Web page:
A storage unit auction resulted in a Florida man discovering a box of items belonging to a late Medal of Honor recipient. Among the items were photos of U.S. Army Master Sgt. James Hendrix receiving the highest military honor from President Harry S. Truman for his heroic actions on Dec. 26, 1944, during the Battle of the Bulge.
The gentleman wanted to return the items to the family of Hendrix, who passed away in 2002, so he looked to American Legion Post 69 in Avon Park, Fla., for assistance. Within two days, Post Historian Renee Rescigno found one of his granddaughters through Facebook. And on July 16, the items were returned to Hendrix’s sister and three of his daughters during a ceremony at Post 69.
“Everybody was just in tears,” Rescigno said. “His daughters were so happy to get everything back. I don’t think there was a dry eye in the group,” which included newly elected Department of Florida Commander Eunice Butts and Department Auxiliary President Jane Hardacre.
How the items were in the storage unit and lost is unknown. But what matters is that they are back to a thankful family.
“The granddaughter has since responded to me and was like, ‘We are so grateful that you got everything back to us,’” Rescigno said. “I told her, ‘Your aunts and your mom will always have a place in our Legion.’ That will be a home for them. It was a neat thing for us to do.”
Besides photos, the box also contained newspaper clippings detailing the heroic actions of Hendrix in World War II. One newspaper clipping found in the box said Hendrix “knocked out a German 99, two machine gun nests, captured 13 German prisoners, and rescued one (U.S.) soldier from a burning half-track and two from a blazing tank while under heavy machine gun fire.”
“It was unbelievable,” said Larry Roberts, American Legion Department of Florida VA Entitlements chairman, of the story the box told of Hendrix. “Batman is not a superhero. This guy was a superhero.”
During the ceremony, Post 69 played a seven-minute video of Hendrix recounting his story while wearing the Medal of Honor. At 20 years old, Hendrix was presented the Medal of Honor from Truman at the White House on Aug. 23, 1945.
His official Medal of Honor citation reads:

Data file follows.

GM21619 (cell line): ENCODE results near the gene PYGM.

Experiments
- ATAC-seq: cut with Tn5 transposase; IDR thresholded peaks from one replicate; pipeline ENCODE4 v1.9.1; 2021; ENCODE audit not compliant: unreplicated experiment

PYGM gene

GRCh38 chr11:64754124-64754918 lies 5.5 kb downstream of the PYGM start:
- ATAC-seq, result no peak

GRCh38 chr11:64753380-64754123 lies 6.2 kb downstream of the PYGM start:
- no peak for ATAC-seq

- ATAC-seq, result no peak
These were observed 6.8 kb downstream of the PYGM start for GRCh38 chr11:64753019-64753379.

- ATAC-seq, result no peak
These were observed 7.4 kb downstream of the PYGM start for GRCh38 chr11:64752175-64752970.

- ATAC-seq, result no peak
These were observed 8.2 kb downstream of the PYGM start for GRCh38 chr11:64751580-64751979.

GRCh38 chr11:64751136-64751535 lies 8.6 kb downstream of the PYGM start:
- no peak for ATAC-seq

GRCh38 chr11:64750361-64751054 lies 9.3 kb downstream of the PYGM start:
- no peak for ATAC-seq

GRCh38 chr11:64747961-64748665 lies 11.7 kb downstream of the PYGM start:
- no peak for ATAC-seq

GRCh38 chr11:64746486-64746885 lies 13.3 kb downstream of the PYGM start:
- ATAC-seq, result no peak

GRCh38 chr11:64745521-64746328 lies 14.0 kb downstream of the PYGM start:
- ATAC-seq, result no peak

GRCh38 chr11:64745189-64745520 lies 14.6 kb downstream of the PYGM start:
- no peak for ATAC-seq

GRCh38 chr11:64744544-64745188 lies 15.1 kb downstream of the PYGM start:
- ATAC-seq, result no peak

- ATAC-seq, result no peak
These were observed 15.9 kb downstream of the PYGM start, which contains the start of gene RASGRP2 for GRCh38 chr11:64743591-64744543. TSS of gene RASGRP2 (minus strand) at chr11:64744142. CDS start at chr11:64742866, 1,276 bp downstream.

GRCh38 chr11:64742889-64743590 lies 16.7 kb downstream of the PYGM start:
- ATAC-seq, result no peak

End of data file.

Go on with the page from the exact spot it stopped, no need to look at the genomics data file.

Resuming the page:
“On the night of 26 December 1944, near Assenois, Belgium, he was with the leading element engaged in the final thrust to break through to the besieged garrison at Bastogne when halted by a fierce combination of artillery and small arms fire. He dismounted from his half-track and advanced against two 88mm. guns, and, by the ferocity of his rifle fire, compelled the gun crews to take cover and then to surrender. Later in the attack he again left his vehicle, voluntarily, to aid 2 wounded soldiers, helpless and exposed to intense machinegun fire. Effectively silencing 2 hostile machineguns, he held off the enemy by his own fire until the wounded men were evacuated. Pvt. Hendrix again distinguished himself when he hastened to the aid of still another soldier who was trapped in a burning half-track. Braving enemy sniper fire and exploding mines and ammunition in the vehicle, he extricated the wounded man and extinguished his flaming clothing, thereby saving the life of his fellow soldier. Pvt. Hendrix, by his superb courage and heroism, exemplified the highest traditions of the military service.”
Hendrix later served in the Korean War as a paratrooper before retiring from the Army in 1966. He resided in Davenport, Fla., where he died Nov. 19, 2002, from cancer at age 77.
The photos and newspaper clippings of Hendrix were displayed on a table resembling the American flag for family members and others at Post 69 to see. “It brought tears to my eyes,” Hendrix’s sister Zora Gibson said to The News Leader. “I miss him.”